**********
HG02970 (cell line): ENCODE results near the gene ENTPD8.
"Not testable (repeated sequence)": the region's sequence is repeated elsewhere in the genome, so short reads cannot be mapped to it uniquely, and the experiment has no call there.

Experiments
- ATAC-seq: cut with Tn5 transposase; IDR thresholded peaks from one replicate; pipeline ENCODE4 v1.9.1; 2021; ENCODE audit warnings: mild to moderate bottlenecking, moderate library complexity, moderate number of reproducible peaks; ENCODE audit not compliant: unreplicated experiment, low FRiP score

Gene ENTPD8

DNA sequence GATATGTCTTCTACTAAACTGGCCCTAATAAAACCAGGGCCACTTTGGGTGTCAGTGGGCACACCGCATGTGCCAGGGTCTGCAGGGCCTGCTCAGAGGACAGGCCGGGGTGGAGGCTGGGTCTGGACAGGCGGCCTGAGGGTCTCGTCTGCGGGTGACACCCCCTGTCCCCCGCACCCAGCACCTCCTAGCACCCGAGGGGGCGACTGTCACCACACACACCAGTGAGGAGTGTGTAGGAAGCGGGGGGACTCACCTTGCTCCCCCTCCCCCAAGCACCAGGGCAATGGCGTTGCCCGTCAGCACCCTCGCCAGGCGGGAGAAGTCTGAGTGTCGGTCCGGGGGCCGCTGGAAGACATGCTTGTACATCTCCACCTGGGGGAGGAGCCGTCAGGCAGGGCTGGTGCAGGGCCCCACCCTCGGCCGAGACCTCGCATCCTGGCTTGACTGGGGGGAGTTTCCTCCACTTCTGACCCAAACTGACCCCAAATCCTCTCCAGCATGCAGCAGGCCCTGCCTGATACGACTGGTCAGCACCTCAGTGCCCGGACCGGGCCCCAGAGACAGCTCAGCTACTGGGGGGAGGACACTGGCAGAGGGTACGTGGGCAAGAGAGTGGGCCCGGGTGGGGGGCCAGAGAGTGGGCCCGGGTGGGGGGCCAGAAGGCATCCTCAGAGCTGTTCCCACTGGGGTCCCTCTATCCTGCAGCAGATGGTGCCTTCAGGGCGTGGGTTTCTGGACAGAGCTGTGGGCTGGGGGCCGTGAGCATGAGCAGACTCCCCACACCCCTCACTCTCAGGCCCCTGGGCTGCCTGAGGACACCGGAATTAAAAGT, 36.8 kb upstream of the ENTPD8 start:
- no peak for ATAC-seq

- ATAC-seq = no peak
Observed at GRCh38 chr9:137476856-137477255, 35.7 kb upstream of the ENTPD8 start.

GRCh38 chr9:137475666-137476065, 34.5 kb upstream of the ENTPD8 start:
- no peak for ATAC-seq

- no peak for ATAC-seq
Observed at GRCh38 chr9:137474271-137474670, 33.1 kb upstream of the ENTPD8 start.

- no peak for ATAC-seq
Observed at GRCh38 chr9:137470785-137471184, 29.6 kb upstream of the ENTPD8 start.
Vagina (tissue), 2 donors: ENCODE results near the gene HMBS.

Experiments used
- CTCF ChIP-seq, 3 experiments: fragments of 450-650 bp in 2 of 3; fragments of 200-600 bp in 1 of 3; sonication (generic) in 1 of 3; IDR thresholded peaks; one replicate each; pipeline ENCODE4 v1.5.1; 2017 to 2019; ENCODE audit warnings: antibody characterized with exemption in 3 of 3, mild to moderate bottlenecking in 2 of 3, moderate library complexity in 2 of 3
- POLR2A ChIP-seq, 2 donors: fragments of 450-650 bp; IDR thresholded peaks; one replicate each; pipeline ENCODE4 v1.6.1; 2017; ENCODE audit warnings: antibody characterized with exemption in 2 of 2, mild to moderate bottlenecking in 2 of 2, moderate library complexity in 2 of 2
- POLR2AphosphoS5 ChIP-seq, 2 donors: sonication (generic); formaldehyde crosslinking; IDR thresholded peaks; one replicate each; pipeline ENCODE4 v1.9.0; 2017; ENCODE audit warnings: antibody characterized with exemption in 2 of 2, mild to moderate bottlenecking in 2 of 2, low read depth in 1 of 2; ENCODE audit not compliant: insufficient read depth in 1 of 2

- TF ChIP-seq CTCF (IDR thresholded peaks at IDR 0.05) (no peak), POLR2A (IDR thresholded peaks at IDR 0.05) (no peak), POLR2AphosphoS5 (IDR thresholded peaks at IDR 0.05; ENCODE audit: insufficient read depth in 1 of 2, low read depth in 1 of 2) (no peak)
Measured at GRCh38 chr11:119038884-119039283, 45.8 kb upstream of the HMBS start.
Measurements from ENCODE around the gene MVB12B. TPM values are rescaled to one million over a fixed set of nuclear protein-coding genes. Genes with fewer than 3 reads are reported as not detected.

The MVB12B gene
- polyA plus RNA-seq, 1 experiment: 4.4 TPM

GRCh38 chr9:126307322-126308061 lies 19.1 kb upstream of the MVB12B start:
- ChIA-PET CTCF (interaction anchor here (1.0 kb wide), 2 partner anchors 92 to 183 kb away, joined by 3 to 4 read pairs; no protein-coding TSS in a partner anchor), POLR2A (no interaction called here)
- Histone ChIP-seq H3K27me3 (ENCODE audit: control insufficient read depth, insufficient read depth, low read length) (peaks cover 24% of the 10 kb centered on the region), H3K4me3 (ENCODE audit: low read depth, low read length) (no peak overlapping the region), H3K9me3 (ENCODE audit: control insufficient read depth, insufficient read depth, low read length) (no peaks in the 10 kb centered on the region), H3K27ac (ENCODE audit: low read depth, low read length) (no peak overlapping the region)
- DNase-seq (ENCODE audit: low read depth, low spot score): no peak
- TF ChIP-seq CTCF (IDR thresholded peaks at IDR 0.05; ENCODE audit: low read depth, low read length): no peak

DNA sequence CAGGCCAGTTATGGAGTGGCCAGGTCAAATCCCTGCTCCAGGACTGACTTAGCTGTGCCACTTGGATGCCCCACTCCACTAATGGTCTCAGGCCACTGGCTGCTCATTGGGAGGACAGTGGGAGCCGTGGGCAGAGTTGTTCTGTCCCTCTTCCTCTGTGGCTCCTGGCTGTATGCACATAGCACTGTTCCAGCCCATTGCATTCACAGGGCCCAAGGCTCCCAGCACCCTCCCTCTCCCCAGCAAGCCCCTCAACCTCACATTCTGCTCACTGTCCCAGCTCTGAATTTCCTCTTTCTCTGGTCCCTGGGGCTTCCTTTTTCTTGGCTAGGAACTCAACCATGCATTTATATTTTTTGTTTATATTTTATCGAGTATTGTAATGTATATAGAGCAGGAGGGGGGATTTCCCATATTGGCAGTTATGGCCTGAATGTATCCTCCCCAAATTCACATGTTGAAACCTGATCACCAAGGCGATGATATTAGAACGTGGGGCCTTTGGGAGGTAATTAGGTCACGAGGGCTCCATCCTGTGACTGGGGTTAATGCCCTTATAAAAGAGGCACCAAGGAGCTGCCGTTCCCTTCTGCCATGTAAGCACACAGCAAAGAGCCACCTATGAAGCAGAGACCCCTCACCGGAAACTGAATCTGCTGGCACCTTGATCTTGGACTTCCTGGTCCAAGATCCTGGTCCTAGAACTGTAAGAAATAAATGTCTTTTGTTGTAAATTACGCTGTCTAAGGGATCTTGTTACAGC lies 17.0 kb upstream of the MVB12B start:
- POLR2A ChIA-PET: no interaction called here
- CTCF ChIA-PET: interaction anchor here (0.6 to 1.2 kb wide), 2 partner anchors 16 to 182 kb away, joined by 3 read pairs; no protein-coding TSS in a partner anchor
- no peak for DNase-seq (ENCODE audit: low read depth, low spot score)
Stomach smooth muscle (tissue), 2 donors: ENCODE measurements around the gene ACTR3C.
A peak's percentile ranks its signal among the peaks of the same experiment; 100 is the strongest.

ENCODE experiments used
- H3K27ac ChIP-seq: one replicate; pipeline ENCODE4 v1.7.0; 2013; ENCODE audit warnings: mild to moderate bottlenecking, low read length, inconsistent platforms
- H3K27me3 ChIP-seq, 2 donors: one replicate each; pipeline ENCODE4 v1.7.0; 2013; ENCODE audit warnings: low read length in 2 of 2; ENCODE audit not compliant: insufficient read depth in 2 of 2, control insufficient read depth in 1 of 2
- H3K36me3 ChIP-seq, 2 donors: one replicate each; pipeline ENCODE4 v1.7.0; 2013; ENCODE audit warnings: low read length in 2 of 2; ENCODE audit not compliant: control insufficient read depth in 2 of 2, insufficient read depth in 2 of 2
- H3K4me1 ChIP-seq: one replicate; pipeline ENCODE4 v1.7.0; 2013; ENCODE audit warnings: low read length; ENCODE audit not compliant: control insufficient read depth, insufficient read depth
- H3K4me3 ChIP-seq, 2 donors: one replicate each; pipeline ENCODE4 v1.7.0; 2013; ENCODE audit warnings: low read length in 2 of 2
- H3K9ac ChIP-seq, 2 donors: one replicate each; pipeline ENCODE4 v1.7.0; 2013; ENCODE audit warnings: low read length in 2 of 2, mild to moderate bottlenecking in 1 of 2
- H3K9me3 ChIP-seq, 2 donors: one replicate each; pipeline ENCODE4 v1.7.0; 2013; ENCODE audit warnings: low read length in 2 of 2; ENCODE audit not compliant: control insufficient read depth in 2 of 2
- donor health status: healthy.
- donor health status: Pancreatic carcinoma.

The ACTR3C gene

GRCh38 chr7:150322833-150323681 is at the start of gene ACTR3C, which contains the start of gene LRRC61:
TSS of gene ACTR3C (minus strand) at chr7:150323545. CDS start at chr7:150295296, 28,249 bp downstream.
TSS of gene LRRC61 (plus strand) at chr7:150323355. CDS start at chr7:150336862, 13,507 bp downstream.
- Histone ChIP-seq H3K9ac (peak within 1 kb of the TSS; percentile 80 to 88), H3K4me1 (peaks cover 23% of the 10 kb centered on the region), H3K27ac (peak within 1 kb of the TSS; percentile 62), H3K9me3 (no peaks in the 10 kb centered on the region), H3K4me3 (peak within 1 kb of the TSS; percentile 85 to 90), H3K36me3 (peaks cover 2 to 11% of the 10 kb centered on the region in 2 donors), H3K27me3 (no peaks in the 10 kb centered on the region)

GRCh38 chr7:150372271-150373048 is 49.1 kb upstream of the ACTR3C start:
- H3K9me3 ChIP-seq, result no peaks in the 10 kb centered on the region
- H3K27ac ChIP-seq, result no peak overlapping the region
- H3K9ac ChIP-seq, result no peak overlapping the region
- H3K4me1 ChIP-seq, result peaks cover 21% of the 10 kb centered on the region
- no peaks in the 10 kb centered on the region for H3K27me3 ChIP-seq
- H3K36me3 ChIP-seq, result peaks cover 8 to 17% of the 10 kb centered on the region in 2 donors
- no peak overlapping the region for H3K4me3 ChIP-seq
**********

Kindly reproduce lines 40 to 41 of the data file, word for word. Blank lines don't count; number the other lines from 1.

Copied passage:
- H3K36me3 ChIP-seq, 2 donors: one replicate each; pipeline ENCODE4 v1.7.0; 2013; ENCODE audit warnings: low read length in 2 of 2; ENCODE audit not compliant: control insufficient read depth in 2 of 2, insufficient read depth in 2 of 2
- H3K4me1 ChIP-seq: one replicate; pipeline ENCODE4 v1.7.0; 2013; ENCODE audit warnings: low read length; ENCODE audit not compliant: control insufficient read depth, insufficient read depth